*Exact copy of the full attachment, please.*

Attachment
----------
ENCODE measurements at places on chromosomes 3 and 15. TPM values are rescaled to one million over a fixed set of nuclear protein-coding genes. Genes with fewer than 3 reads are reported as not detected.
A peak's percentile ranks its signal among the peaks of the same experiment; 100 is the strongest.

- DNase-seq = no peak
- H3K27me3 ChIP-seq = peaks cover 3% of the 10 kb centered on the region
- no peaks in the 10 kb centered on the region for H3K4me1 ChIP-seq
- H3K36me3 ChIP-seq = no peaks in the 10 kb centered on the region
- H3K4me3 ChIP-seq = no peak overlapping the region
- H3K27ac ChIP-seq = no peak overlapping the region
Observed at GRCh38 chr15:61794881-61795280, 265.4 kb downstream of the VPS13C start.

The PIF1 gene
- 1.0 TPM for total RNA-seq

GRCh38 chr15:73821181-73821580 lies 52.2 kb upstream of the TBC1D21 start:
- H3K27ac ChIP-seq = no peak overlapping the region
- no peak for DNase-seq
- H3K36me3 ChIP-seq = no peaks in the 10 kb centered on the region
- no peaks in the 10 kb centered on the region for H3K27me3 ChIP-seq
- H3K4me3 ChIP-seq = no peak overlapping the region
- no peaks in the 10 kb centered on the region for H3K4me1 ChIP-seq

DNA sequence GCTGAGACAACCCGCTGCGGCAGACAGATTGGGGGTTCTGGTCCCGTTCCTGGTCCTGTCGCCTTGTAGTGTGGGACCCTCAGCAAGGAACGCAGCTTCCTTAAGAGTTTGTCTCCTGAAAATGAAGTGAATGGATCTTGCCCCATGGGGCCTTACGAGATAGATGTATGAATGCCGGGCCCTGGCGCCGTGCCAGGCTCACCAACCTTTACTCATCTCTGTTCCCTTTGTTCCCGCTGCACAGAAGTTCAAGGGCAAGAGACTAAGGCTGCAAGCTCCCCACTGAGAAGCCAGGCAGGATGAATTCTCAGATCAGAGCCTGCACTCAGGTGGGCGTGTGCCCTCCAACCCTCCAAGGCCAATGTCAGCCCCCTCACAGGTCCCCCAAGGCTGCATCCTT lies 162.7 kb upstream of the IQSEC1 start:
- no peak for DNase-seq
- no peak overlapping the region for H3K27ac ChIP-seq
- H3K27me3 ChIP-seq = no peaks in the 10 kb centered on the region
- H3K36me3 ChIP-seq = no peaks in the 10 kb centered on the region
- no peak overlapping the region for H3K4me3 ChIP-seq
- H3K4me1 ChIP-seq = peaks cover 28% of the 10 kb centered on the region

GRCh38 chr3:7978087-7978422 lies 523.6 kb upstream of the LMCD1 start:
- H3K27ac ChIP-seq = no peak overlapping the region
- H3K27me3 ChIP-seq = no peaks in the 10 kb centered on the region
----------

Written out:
ENCODE measurements at places on chromosomes 3 and 15. TPM values are rescaled to one million over a fixed set of nuclear protein-coding genes. Genes with fewer than 3 reads are reported as not detected.
A peak's percentile ranks its signal among the peaks of the same experiment; 100 is the strongest.

- DNase-seq = no peak
- H3K27me3 ChIP-seq = peaks cover 3% of the 10 kb centered on the region
- no peaks in the 10 kb centered on the region for H3K4me1 ChIP-seq
- H3K36me3 ChIP-seq = no peaks in the 10 kb centered on the region
- H3K4me3 ChIP-seq = no peak overlapping the region
- H3K27ac ChIP-seq = no peak overlapping the region
Observed at GRCh38 chr15:61794881-61795280, 265.4 kb downstream of the VPS13C start.

The PIF1 gene
- 1.0 TPM for total RNA-seq

GRCh38 chr15:73821181-73821580 lies 52.2 kb upstream of the TBC1D21 start:
- H3K27ac ChIP-seq = no peak overlapping the region
- no peak for DNase-seq
- H3K36me3 ChIP-seq = no peaks in the 10 kb centered on the region
- no peaks in the 10 kb centered on the region for H3K27me3 ChIP-seq
- H3K4me3 ChIP-seq = no peak overlapping the region
- no peaks in the 10 kb centered on the region for H3K4me1 ChIP-seq

DNA sequence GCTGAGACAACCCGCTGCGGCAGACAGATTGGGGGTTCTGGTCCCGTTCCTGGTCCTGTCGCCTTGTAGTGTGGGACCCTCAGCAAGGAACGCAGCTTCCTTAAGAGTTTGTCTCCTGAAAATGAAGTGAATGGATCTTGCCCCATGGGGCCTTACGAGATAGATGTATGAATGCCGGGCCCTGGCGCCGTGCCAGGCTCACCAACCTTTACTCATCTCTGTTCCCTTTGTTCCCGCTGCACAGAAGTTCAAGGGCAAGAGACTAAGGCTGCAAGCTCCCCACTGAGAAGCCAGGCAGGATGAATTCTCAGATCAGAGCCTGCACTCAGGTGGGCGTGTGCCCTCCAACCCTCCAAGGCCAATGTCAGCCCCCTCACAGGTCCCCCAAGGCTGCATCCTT lies 162.7 kb upstream of the IQSEC1 start:
- no peak for DNase-seq
- no peak overlapping the region for H3K27ac ChIP-seq
- H3K27me3 ChIP-seq = no peaks in the 10 kb centered on the region
- H3K36me3 ChIP-seq = no peaks in the 10 kb centered on the region
- no peak overlapping the region for H3K4me3 ChIP-seq
- H3K4me1 ChIP-seq = peaks cover 28% of the 10 kb centered on the region

GRCh38 chr3:7978087-7978422 lies 523.6 kb upstream of the LMCD1 start:
- H3K27ac ChIP-seq = no peak overlapping the region
- H3K27me3 ChIP-seq = no peaks in the 10 kb centered on the region